Relaxation breathing techniques may be beneficial in situations that trigger anxiety. Recommending that patients keep a journal may increase awareness regarding anxiety triggers and improve self-awareness of personal coping behaviors. Last, massage therapy and acupuncture may improve relaxation and decrease anxiety in patients with generalized anxiety disorder (GAD).9
Newer Antidepressants: Selective serotonin reuptake inhibitors (SSRIs) are considered a first-line treatment for anxiety disorders (TABLE 2).7,10 These agents selectively inhibit the presynaptic reuptake of serotonin by the serotonin transporter, which increases the concentration available to bind to postsynaptic receptors.9 Studies have shown comparable efficacy between SSRIs.5 When initiating therapy, SSRIs should be started at a low dose and titrated up to achieve a therapeutic dose. The anxiolytic effect may take as little as 2 weeks or up to 8 weeks to manifest. SSRIs have a black box warning for an increased risk of suicidal thoughts and behaviors in children and young adults. Therefore, patients should be carefully monitored for suicidality, especially at the initiation of therapy.10
The most common adverse drug reactions (ADRs) are gastrointestinal (GI) in nature, with nausea being the most common, especially in the first 2 weeks of therapy. Other ADRs include sexual dysfunction, impaired platelet aggregation with an increased risk of bleeding, and hyponatremia. Citalopram may prolong the QT interval, especially at doses >40 mg/day or when combined with other medications that have this effect.11 Additionally, patients should be monitored for concomitant therapy with other serotonergic agents due to an increased risk of serotonin syndrome and neuroleptic malignant syndrome. In these emergency situations, abrupt discontinuation is acceptable. However, during routine discontinuation, SSRIs should be gradually tapered to avoid withdrawal symptoms.12 The agents should be used with caution in pregnant patients, as most SSRIs are Pregnancy Category C, with the exception of paroxetine, which is Category D.10
Serotonin-norepinephrine reuptake inhibitors (SNRIs) (TABLE 2) are often initiated after failure of, or inadequate response to, an SSRI, as those agents may be less well tolerated.12 SNRI agents inhibit both serotonin and norepinephrine reuptake.10 While these drugs are a potentially effective therapy, some patients actually experience an increase in physiological anxiety symptoms due to the increased norepinephrine-mediated signaling.4 As with SSRIs, SNRIs carry a black box warning regarding the increased risk of suicidal thoughts and behavior in children and young adults, and the most common ADRs are GI-related. Other ADRs include central nervous system (CNS) effects such as headache and sleep disturbances, impaired platelet aggregation with increased risk of bleeding, hyponatremia, sexual dysfunction, blood pressure elevations, and orthostatic hypotension. Venlafaxine is noted to have the most effect on sustained blood pressure elevations.7,10 SNRIs may cause hepato-toxicity. The dose of venlafaxine should be adjusted in patients with existing hepatic impairment, while duloxetine should be avoided entirely in this population.10 The anxiolytic effect of SNRIs has a latency period of at least 2 weeks.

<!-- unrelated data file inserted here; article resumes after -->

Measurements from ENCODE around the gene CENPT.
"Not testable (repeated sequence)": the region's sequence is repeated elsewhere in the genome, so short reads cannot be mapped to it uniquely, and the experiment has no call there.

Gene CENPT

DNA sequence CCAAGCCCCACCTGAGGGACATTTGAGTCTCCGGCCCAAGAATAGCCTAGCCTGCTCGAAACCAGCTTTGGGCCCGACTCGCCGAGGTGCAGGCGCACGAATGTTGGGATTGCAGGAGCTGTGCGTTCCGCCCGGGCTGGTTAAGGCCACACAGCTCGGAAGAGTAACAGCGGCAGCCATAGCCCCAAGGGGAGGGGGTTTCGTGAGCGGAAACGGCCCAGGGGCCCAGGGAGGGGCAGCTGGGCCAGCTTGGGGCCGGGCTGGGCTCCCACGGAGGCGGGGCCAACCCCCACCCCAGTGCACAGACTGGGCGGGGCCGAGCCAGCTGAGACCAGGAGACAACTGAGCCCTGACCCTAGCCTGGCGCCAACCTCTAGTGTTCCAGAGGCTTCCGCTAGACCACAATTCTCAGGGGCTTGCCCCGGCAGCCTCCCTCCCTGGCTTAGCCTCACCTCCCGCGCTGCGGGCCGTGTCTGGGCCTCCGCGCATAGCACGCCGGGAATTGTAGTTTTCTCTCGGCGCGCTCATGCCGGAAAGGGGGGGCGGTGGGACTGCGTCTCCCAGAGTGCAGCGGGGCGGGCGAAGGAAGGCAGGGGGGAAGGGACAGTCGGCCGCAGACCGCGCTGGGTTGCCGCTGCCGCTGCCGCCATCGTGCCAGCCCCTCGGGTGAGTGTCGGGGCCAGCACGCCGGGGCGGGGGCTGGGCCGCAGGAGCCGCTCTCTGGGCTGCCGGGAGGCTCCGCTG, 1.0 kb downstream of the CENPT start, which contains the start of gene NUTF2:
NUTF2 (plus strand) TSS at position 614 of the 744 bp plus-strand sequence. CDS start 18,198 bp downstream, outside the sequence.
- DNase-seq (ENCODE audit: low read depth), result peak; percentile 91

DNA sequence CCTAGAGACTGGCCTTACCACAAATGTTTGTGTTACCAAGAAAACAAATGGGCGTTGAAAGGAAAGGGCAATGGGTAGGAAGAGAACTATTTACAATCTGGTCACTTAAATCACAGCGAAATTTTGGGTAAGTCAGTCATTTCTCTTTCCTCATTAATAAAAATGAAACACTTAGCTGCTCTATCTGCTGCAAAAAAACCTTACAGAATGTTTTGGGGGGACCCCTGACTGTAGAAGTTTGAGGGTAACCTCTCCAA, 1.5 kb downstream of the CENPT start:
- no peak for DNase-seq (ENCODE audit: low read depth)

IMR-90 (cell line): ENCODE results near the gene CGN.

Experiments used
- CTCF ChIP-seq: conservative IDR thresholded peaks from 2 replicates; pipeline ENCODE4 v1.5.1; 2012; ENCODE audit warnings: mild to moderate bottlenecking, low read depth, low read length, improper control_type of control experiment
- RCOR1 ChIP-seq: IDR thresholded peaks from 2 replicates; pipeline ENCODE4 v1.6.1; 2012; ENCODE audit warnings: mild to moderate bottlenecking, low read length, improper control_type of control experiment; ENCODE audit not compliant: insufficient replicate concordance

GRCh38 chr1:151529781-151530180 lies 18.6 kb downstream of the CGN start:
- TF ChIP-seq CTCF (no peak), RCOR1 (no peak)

Older Antidepressants: The mechanism of tricyclic antidepressants (TCAs) (TABLE 3) is not fully understood, though they are believed to interfere with norepinephrine and serotonin reuptake, subsequently increasing their activity at the postsynaptic receptors.10 This class of medications has a comparable efficacy to SSRIs and SNRIs, yet are less commonly employed in the treatment of anxiety disorders because of the increased frequency of adverse effects.7,12 Furthermore, TCAs are potentially lethal in the event of an overdose, and their use should be avoided in patients who are considered at risk for suicide.12 TCAs should be initiated at a low dose and titrated up to achieve a therapeutic dose.
The most common ADRs for TCAs are anticholinergic and antihistaminic. Other ADRs include orthostatic hypotension, increased intraocular pressure, weight gain, and seizures. TCAs may also cause cardiac rhythm abnormalities and are contraindicated in patients recovering from a myocardial infarction.10 Furthermore, due to the risk of QT prolongation, patients with cardiac conduction defects should not receive TCAs. Abrupt discontinuation should be avoided in order to prevent withdrawal symptoms and cholinergic rebound effects. As with other anti-depressants, TCAs may have a latency period of at least 2 weeks.10
In the treatment of anxiety disorders, monoamine oxidase inhibitors (MAOIs) (TABLE 3) are used mainly for patients who are refractory to other therapies, especially when they experience phobic reactions or have mixed anxiety-depressive states.7,12 MAOIs exert their effects by binding to MAO, which decreases its activity and subsequently increases the concentration of NE, dopamine, and 5-HT1.10 These drugs also carry the black box warning for increased risk of suicidality in children and young adults. MAO inhibition in the GI tract and liver enhances tyramine absorption, which may cause severe hypertension and potentially fatal hypertensive crisis as tyramine displaces NE from the adrenergic storage site.10